The strategy of prolonging the basic Finns in connection with the debate on the EU recovery support package in the plenary session of Parliament may have record-breaking features.

Member of Parliament Sebastian Tynkkynen began speaking in Parliament on Friday evening at 18.06.

At eleven o'clock, Tynkkynen had spoken continuously for about five hours.

Tynkkynen gives a so-called holding speech, which means delaying or preventing a vote in a parliamentary institution with continuous speeches.

Currently, the longest speech in the history of Parliament has been given by Vesa Laukkanen.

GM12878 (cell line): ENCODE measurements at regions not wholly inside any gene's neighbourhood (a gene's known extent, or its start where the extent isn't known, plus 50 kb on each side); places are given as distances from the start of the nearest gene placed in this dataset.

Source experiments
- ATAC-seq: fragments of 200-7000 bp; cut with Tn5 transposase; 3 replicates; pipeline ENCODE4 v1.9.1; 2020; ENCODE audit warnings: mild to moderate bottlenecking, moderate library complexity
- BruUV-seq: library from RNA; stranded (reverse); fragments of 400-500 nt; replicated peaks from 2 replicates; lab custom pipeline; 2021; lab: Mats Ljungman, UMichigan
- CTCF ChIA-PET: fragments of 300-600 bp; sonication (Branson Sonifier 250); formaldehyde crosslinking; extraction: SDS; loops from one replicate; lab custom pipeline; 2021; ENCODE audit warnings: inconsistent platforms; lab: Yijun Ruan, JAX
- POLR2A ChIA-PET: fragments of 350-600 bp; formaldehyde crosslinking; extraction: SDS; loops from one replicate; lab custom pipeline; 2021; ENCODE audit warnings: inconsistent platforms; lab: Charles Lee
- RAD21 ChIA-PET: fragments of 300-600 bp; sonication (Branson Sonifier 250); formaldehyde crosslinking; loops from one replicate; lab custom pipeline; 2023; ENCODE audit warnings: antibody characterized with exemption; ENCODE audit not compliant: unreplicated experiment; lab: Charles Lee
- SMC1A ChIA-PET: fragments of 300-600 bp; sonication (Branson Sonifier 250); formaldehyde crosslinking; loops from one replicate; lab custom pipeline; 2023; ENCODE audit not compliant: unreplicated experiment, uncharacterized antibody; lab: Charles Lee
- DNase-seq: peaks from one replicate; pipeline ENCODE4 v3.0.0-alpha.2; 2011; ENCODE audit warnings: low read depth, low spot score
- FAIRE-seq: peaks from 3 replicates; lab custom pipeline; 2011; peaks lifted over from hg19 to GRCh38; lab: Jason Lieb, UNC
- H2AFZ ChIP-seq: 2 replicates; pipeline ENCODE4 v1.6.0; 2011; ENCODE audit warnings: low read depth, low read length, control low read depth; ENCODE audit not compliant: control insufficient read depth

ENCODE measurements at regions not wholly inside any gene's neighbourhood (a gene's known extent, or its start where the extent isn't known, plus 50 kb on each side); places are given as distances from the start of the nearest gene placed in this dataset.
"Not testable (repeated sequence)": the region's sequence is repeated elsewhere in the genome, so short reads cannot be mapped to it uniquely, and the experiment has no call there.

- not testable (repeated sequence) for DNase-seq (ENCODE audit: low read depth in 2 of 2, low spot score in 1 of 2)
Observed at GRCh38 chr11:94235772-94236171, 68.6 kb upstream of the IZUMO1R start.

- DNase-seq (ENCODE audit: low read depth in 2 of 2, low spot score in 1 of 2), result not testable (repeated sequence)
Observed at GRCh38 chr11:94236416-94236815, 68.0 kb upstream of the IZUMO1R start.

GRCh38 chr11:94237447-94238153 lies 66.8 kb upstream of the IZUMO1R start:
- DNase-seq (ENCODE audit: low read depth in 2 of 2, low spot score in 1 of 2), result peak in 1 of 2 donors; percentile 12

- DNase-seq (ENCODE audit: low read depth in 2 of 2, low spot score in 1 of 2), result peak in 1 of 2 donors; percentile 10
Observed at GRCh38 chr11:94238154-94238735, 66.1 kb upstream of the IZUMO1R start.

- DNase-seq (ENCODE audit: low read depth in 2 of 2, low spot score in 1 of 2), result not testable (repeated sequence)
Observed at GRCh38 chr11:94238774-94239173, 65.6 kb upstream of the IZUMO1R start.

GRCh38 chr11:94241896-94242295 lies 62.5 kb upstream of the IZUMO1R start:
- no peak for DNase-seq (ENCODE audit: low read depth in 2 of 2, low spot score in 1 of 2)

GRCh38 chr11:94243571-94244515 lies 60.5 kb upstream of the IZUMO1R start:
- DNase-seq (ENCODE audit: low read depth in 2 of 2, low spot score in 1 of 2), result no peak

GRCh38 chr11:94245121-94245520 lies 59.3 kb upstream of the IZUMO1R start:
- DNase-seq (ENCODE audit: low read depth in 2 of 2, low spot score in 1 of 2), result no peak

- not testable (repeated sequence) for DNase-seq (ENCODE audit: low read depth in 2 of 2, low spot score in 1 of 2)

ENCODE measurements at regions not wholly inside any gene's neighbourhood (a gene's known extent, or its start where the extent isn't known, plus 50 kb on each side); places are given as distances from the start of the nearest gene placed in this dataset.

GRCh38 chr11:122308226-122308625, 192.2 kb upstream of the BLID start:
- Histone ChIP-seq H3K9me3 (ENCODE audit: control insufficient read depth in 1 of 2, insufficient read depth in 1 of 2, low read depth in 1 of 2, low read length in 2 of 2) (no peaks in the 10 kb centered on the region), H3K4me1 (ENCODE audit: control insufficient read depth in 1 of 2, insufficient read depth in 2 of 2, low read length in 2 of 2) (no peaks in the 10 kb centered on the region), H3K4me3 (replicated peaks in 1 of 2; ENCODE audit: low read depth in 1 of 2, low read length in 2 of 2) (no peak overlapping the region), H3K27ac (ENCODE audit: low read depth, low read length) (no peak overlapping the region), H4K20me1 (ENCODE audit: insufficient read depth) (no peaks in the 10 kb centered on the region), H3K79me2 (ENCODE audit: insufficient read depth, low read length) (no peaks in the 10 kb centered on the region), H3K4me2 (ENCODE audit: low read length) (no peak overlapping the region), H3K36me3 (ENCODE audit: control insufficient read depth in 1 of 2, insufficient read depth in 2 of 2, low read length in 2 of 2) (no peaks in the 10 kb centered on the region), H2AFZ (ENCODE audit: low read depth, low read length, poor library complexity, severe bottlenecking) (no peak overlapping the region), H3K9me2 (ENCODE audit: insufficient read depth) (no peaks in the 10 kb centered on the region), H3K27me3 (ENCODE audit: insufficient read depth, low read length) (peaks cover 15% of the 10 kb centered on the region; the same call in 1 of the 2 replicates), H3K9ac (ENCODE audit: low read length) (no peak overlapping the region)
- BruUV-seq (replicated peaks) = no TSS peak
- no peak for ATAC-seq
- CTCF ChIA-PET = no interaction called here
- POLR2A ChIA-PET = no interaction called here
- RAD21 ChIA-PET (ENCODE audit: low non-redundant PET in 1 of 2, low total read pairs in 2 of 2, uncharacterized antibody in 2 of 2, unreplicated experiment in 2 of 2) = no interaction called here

Laukkanen, who had previously resigned from Christianity, spoke in Parliament on the night of Saturday, November 5, and Sunday, November 6, 1994, for six and a half hours at a time, when he slowed down Finland's acceptance of EU membership.

Vesa Laukkanen (left) discusses with Paavo Väyrynen in Parliament before accepting EU membership in 1994. Photo: Jaakko Avikainen / Lehtikuva

If Tynkkynen intends to defeat Laukkanen by the length of his speech, he must continue to speak until one night.

Even if Tynkkynen breaks Laukkanen's 6.5-hour record on the night between Friday and Saturday, he still has a long way to go to talk as much in the braking debate as Laukkanen did in 1994.

Laukkanen also gave two 4.5-hour speeches and numerous shorter speeches.

Tynkkynen reads his speech on paper and without a mask, contrary to the Parliament's mask recommendation.